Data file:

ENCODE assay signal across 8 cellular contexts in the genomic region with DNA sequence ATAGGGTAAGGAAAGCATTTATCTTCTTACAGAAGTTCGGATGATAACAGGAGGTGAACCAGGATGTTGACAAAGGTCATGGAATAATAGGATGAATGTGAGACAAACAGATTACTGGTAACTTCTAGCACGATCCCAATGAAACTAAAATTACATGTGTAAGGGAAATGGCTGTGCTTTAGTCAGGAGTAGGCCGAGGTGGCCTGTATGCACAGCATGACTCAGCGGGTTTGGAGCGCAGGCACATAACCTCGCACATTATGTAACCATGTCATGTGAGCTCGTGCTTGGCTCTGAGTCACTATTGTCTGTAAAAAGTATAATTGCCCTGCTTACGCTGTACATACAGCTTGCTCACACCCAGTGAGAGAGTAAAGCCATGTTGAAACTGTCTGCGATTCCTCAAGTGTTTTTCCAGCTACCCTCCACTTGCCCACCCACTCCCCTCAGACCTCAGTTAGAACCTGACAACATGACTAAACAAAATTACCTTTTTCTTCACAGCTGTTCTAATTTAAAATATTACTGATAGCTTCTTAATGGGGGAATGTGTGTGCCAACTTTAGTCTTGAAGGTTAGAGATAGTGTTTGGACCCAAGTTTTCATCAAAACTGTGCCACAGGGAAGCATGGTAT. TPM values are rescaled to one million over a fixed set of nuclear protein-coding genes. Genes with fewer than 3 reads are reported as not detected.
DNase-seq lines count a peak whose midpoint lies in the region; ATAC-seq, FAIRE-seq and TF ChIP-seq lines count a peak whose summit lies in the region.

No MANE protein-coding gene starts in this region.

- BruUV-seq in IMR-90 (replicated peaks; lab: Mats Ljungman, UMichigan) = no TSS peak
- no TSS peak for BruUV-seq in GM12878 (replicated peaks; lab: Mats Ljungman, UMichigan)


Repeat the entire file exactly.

ENCODE assay signal across 8 cellular contexts in the genomic region with DNA sequence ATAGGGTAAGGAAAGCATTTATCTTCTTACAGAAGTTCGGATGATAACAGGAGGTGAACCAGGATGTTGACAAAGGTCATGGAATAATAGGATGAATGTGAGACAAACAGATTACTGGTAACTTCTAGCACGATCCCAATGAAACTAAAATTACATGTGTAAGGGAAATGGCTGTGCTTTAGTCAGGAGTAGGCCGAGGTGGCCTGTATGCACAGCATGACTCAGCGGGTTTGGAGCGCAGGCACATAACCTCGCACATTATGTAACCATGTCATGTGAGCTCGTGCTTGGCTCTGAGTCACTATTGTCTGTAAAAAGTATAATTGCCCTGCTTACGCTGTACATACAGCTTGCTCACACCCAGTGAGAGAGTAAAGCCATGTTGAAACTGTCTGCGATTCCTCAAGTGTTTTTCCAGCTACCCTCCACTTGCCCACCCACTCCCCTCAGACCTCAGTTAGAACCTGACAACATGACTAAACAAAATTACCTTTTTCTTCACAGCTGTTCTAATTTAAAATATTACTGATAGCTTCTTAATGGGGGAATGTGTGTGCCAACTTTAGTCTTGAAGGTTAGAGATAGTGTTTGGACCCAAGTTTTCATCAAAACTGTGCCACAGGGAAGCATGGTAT. TPM values are rescaled to one million over a fixed set of nuclear protein-coding genes. Genes with fewer than 3 reads are reported as not detected.
DNase-seq lines count a peak whose midpoint lies in the region; ATAC-seq, FAIRE-seq and TF ChIP-seq lines count a peak whose summit lies in the region.

No MANE protein-coding gene starts in this region.

- BruUV-seq in IMR-90 (replicated peaks; lab: Mats Ljungman, UMichigan) = no TSS peak
- no TSS peak for BruUV-seq in GM12878 (replicated peaks; lab: Mats Ljungman, UMichigan)